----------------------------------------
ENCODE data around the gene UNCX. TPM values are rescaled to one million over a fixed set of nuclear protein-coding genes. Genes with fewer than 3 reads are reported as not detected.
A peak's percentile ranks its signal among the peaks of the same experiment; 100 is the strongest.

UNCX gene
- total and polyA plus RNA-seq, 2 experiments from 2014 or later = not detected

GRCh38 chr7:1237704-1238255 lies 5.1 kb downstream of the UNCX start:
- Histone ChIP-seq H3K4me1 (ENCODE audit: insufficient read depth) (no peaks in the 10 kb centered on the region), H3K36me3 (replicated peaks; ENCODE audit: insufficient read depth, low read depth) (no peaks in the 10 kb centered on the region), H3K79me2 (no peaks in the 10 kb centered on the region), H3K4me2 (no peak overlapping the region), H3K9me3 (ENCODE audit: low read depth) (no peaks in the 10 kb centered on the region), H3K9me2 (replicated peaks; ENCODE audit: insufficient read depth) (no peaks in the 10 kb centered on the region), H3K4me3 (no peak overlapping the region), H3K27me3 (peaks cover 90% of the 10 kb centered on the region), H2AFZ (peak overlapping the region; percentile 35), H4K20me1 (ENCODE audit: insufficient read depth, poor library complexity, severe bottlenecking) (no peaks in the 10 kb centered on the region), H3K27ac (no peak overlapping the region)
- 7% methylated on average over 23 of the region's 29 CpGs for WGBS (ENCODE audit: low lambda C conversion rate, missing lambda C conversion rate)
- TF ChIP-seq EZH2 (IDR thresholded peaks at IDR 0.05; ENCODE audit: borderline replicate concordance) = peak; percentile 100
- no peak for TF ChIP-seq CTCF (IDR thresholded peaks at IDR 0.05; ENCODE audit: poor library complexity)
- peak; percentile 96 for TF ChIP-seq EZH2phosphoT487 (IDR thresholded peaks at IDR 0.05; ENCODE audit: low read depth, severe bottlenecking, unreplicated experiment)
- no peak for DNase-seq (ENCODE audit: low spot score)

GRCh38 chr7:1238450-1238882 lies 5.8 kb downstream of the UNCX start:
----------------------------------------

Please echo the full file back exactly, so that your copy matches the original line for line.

ENCODE data around the gene UNCX. TPM values are rescaled to one million over a fixed set of nuclear protein-coding genes. Genes with fewer than 3 reads are reported as not detected.
A peak's percentile ranks its signal among the peaks of the same experiment; 100 is the strongest.

UNCX gene
- total and polyA plus RNA-seq, 2 experiments from 2014 or later = not detected

GRCh38 chr7:1237704-1238255 lies 5.1 kb downstream of the UNCX start:
- Histone ChIP-seq H3K4me1 (ENCODE audit: insufficient read depth) (no peaks in the 10 kb centered on the region), H3K36me3 (replicated peaks; ENCODE audit: insufficient read depth, low read depth) (no peaks in the 10 kb centered on the region), H3K79me2 (no peaks in the 10 kb centered on the region), H3K4me2 (no peak overlapping the region), H3K9me3 (ENCODE audit: low read depth) (no peaks in the 10 kb centered on the region), H3K9me2 (replicated peaks; ENCODE audit: insufficient read depth) (no peaks in the 10 kb centered on the region), H3K4me3 (no peak overlapping the region), H3K27me3 (peaks cover 90% of the 10 kb centered on the region), H2AFZ (peak overlapping the region; percentile 35), H4K20me1 (ENCODE audit: insufficient read depth, poor library complexity, severe bottlenecking) (no peaks in the 10 kb centered on the region), H3K27ac (no peak overlapping the region)
- 7% methylated on average over 23 of the region's 29 CpGs for WGBS (ENCODE audit: low lambda C conversion rate, missing lambda C conversion rate)
- TF ChIP-seq EZH2 (IDR thresholded peaks at IDR 0.05; ENCODE audit: borderline replicate concordance) = peak; percentile 100
- no peak for TF ChIP-seq CTCF (IDR thresholded peaks at IDR 0.05; ENCODE audit: poor library complexity)
- peak; percentile 96 for TF ChIP-seq EZH2phosphoT487 (IDR thresholded peaks at IDR 0.05; ENCODE audit: low read depth, severe bottlenecking, unreplicated experiment)
- no peak for DNase-seq (ENCODE audit: low spot score)

GRCh38 chr7:1238450-1238882 lies 5.8 kb downstream of the UNCX start: